A new dawn might have arrived in Greece on July 12, which was when the European Union (EU) officially approved the country’s budget. That ended close to eight years worth of financial peril that put Greece on the brink of total collapse, since the only way they could avoid that fate was to agree to stringent austerity measures.
The inevitable result of those measures, which included steep tax increases and painful government spending cuts, was an recession that led to more Greeks becoming poverty-stricken. Yet the country had little choice, given the fact that its annual budget deficit had surged about five times higher than the accepted EU limit of three percent.
From a government perspective, the infusion of approximately $340 billion that was spread out over a trio of different bailout programs has gotten Greece at least on reasonably solid footing. More importantly, international bond markets can now look at the country from a different prism because of the greater likelihood of getting their money back.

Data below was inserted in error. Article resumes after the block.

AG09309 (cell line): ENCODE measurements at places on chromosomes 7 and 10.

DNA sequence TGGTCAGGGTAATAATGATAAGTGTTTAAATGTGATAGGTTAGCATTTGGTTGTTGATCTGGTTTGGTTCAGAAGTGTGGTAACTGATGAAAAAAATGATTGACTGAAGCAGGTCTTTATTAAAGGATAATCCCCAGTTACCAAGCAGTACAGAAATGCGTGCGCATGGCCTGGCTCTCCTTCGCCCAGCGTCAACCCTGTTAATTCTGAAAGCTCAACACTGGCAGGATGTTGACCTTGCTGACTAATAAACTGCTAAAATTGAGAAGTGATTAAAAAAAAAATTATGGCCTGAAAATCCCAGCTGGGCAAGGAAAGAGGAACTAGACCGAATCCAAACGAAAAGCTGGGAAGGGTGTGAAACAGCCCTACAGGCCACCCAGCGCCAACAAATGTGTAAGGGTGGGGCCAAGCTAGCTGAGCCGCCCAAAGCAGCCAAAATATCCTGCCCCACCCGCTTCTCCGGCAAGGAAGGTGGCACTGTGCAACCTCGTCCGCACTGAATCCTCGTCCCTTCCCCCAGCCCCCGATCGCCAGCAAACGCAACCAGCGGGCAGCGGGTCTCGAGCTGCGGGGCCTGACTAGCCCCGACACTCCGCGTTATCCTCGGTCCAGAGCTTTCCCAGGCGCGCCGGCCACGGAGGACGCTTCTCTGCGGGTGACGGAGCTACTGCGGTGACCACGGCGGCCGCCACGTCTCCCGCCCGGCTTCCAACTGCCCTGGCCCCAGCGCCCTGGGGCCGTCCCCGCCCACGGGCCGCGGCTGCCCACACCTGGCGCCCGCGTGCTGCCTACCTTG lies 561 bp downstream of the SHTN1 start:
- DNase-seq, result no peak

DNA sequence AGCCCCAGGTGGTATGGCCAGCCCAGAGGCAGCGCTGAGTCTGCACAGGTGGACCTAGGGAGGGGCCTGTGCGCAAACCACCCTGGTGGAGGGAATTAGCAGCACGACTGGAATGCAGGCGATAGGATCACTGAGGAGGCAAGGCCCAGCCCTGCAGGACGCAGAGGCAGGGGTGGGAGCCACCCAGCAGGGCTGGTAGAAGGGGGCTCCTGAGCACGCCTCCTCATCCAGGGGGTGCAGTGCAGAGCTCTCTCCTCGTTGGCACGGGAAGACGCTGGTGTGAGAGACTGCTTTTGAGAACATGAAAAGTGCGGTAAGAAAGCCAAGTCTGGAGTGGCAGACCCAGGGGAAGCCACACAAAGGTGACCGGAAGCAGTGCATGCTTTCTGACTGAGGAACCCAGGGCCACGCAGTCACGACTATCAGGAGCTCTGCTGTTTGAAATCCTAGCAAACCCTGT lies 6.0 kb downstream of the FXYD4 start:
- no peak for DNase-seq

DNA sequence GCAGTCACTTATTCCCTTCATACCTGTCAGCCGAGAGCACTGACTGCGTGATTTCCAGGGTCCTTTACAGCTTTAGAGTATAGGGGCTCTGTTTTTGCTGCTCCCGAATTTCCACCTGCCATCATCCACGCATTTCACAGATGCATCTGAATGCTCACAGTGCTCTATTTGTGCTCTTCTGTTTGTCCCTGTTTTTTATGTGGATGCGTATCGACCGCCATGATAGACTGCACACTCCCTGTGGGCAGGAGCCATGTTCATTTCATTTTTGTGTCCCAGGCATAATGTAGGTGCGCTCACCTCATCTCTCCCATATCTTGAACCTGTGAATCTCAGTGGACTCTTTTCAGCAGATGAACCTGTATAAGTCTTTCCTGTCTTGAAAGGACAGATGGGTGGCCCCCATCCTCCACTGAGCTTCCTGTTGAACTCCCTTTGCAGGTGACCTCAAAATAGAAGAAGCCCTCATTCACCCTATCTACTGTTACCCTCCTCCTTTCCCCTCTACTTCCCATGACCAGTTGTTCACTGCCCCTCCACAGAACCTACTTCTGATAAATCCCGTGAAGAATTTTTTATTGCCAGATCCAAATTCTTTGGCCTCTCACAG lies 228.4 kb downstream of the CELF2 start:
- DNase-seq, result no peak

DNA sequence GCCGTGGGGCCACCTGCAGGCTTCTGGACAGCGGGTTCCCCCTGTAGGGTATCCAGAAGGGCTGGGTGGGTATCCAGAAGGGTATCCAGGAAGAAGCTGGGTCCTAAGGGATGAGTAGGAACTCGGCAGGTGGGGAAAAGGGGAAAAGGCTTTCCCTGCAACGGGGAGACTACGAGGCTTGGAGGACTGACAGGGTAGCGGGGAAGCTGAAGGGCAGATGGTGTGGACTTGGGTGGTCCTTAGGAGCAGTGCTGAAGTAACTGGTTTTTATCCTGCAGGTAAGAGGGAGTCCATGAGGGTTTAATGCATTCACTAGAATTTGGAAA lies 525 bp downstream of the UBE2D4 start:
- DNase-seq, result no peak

Even the 2016 budget for Greece was able to squeeze out a surplus of 0.7 percent, yet there’s no celebration among the country’s leadership. Indeed, the remaining debt is close to twice what the annual GDP is, which means that it will likely take a few more decades to wipe it out.
Not surprisingly, many Greeks simply grit their teeth when asked about the economic improvement that has taken place. Just two years ago, the national unemployment rate was estimated at 25 percent, while half of those under the age of 24 were also out of work and things haven’t improved a great deal for the overall population.
Aggravating them more is the fact that Prime Minister Alexis Tsipras was elected promising an end to austerity, only to flip-flop once he entered office.